October is Breast Cancer Awareness Month. As busy as our lives can be, a refresher course on the risk factors and symptoms is a good reminder to make sure we are taking care of ourselves as well as our family’s needs. Sadly, according to BreastCancer.org, twelve percent of women today will develop invasive breast cancer, and more than 40,000 will die from it this year alone.
Breast Cancer Risk Factors
There are several breast cancer risks as identified by the American Cancer Society (ACS). Some of these are unchangeable but should be taken into account in developing a screening plan. Other risk factors are lifestyle-related. Therefore women, especially those already at higher risk, should consider those factors she can control. The simple presence of risk factors doesn’t mean you’ll go on to develop breast cancer. (Likewise, lack of risk factors doesn’t mean you won’t develop the disease.)
Some factors that are unchangeable and increase risk, according to the ACS, are female gender, aging, genetics, and race and ethnicity (white women are at slightly higher risk). A greater number of menstrual cycles, previous chest radiation, and exposure to the drug diethylstilbestrol (DES) also puts women at slightly higher risk. According to the National Cancer Institute (NCI), having more than one child provides increased protection with each successive birth, while women who breastfeed further reduce their risk, the NCI explains. The greater the total length of time spent breastfeeding during child rearing years, the greater the protection.
Oral contraceptives, according to the ACS, slightly increase risk. Though once a woman is off contraceptives for a period of 10 years, that risk is no longer present. Hormone therapy for menopausal women can also increase risk. The ACS says estrogen alone is not a concern. For certain women, it can even slightly reduce the risk. But estrogen combined with progestin can increase risk.
Another controllable risk factor is alcohol. Having one drink daily increases risk only slightly, while the greater the consumption, the greater the risk. More than 5 drinks daily increase risk for other cancers as well. The risk of breast cancer related to weight after menopause is complex. Those who were overweight as a child may not be affected. Waist area fat, in particular, may be more significant in increasing risk than fat in other parts of the body such as hips and thighs. Meanwhile, exercise has been shown to decrease risk, according to a study by the Women’s Health Initiative. It found just 1.25 to 2.5 hours of brisk walking each week can reduce risk by 18%.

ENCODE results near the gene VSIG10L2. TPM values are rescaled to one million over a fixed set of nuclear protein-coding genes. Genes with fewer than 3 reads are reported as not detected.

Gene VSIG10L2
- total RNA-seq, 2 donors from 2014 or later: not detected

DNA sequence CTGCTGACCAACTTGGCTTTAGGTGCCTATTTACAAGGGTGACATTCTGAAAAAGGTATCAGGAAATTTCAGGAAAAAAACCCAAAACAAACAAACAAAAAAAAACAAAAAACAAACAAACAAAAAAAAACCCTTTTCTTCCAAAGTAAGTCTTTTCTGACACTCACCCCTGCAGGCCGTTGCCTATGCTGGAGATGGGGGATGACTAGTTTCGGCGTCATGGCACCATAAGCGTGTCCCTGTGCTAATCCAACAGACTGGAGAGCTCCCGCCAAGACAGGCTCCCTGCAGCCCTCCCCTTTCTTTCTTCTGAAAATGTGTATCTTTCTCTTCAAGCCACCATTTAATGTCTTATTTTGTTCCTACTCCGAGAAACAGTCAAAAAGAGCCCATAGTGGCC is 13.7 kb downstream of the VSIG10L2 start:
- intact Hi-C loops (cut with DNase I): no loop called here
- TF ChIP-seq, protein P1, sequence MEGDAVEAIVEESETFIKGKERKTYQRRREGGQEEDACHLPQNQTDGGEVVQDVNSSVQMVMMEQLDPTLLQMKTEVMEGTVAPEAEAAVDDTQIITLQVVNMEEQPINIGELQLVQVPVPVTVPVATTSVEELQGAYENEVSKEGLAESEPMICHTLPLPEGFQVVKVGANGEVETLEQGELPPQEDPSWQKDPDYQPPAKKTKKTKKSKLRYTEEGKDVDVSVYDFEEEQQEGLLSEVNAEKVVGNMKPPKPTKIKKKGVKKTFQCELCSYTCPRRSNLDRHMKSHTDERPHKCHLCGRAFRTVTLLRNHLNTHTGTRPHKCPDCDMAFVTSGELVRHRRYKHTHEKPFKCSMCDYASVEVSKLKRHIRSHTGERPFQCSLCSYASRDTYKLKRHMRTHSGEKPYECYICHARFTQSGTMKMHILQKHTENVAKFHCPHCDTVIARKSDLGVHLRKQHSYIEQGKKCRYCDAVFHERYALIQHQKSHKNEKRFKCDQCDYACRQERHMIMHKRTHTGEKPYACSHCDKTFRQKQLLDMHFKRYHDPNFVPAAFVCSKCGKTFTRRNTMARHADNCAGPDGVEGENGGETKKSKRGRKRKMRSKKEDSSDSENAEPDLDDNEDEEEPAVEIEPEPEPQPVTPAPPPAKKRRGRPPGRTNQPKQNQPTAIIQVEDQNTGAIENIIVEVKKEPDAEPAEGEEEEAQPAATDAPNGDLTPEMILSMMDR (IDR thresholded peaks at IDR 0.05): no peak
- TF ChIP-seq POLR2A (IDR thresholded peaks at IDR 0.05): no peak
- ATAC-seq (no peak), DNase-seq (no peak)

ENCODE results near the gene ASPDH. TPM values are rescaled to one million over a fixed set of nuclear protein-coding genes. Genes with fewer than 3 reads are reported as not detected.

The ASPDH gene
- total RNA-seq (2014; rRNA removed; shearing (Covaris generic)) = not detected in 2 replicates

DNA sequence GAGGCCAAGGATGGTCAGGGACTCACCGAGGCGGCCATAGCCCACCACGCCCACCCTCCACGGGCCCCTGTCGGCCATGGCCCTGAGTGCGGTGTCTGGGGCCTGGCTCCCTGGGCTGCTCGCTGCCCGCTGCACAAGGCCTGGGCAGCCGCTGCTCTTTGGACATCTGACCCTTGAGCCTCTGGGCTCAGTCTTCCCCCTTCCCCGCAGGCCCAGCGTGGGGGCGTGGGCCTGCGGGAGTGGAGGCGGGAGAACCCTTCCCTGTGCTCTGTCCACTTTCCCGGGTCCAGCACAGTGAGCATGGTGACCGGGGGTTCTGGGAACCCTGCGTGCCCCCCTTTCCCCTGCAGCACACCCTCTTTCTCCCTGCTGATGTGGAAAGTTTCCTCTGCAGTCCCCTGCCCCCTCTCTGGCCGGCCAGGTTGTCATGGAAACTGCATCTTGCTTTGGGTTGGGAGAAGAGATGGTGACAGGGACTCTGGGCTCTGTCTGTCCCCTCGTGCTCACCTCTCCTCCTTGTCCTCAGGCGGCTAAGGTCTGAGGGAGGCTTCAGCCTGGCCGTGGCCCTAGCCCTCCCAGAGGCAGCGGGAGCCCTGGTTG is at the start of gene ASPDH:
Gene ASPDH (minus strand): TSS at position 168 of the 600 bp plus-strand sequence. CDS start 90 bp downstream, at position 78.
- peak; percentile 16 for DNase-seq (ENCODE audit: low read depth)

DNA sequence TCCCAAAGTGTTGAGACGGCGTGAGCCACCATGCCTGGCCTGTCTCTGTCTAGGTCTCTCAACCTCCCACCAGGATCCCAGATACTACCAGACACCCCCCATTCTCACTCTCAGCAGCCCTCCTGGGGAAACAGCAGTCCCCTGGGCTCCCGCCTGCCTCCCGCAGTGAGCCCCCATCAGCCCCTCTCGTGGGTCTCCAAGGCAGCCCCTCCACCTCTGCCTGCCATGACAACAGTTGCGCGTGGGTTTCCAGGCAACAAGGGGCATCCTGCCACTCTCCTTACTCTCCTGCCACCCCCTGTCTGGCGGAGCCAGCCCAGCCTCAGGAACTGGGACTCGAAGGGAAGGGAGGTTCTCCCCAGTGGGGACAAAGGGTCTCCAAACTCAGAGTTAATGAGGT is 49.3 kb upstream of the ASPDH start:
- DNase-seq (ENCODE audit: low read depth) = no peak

Several factors that previously have been claimed to increase risk factors are now disproven or deemed highly improbable, according to ACS and Memorial Sloan Kettering. These include antiperspirants, bras, abortion or miscarriage, dense breasts, fibrocystic disease, and breast implants.
Breast Cancer Symptoms
There are several signs to watch for that might be indicative of breast cancer. Though most of these symptoms could be caused by something else such as caffeine, menstrual periods, infection, or other illness or factors. If you notice any of these symptoms, see your health care provider to rule out breast cancer.
Symptoms to watch for, according to the ACS and other breast cancer organizations, include:
- A new lump or breast change that feels different from the rest of your breast
- A new lump or breast change that feels different from your other breast
- You feel something different that you’ve not previously felt
- Nipple discharge that occurs without squeezing the nipple or in only one breast
- Bloody or clear discharge, rather than milky
- Thickening, a lump or hard knot inside the breast or in underarm area
- Breast swelling, warmth, or redness
- Change in breast shape or size
- Breast skin dimpling or puckering
- A sore or rash on the nipple, particularly scaly or itchy
- Your nipple or other parts of your breast pulling inward
- Sudden nipple discharge
- Pain in one spot that doesn’t go away